Be Opened!

Bartholomeus Breenbergh, "Jesus Healing a Deaf-Mute," 1635. (Public domain, via Wikimedia Commons)

Bartholomeus Breenbergh, 1635. “Jesus Healing a Deaf-Mute” (Public domain, via Wikimedia Commons)

This Sunday’s Gospel about Jesus healing the man who is deaf and mute offers us rich material to reflect on how God heals and restores communication. I was blessed to be able to take this Gospel as the theme of my monthly retreat, and I’d like to highlight three brief points that arose in my reflections.

  1. How does our communication need healing, as persons and especially as writers and media artists?
    I quickly identified with this man, deaf and mute, whose communicative abilities were severely impeded. As I continue to write and even stretch my writing by trying new kinds of writing, my skill as a writer is naturally honed. But recently I’ve become aware that my writing needs more and constant attention. In part, this is because I recognize how easy it is to be misunderstood–even a lack of tweets can be misinterpreted!But I also feel that my style of communication–which includes a somewhat impetuous “diving in”–needs healing. Jesus first touches the man’s ears, then his tongue. True communication begins with listening. I need to learn to listen first, to listen more deeply to what others are truly saying, and not just make assumptions or jump to conclusions. I need to listen more attentively to the Word of God, and to live this Word in my daily life, so that my words reflect the Word.


  2. Jesus begins the healing process by bringing the man aside, to a place where they could have a genuine, uninterrupted encounter.  It is in God, in Christ, that all of our communication, all of our relationships, can be healed and restored.For those of us immersed in the demanding world of fast-paced communication, Jesus encourages us to “go away with him.” In a way, this is like my monthly retreat, or my daily hour of adoration: an opportunity to let go of all the externals in my life–the noise and demands, the distractions, the joys, and the engagement–and take time for an encounter with Christ in which I can be healed, restored, nurtured. I know that I urgently need these daily encounters with Jesus, to prevent my communication from “fraying apart” under the constant pressure and demands.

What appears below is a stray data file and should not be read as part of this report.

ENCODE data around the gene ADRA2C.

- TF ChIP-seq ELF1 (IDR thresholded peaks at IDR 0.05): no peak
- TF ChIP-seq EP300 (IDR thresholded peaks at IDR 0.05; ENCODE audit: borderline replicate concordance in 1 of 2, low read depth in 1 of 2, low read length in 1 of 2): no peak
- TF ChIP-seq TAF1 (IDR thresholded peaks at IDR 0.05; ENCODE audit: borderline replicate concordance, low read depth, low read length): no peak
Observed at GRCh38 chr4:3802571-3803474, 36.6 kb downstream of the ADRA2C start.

3. Christ’s prayer is very simple, “Be opened!” Jesus opens the path of communication physically, healing the deafness and the tongue’s fluency, but I wonder if Jesus also opens interior paths of communication for this man whose deafness and muteness has isolated him so profoundly. Interior isolation is very painful, and it’s something all of us experience when we are rejected, misunderstood, or ignored. (Sin is the ultimate isolation.) When we’ve experienced the pain of isolation, it takes courage, healing, and grace to open ourselves again.When I’ve miscommunicated, experienced misunderstanding, or misunderstood others’ communication to me, I close the door on the risks of open communication. Jesus seems to be calling me very directly during this retreat to open myself to the working of  the Holy Spirit, to allow him to freely speak in me, with me, through me. How I need to grow in this interior openness! My prayer for this month is that I grow more open:

*to God’s love
* to God’s loving call
* to how God wants to enlighten me and speak to me and through me
* to the words and the unspoken communication of others
* to the urgings of the Holy Spirit in the culture and in the longings of humanity, so that I pay special attention both
* to my conversations with others and to the trends in the media

A beautiful reflection on how Jesus communicates in a way that someone who is both deaf and mute can understand–using unusual gestures–can be found here.


3 thoughts on “Be Opened!

  1. I loved the insights in both your post and the writing that you recommended. I had not understood this story in this way before, had kind of glossed over it and thought it a bit strange. Thank you for the insights, it has made it a beautiful and revealing story with so much to say, inspire, and guide us.


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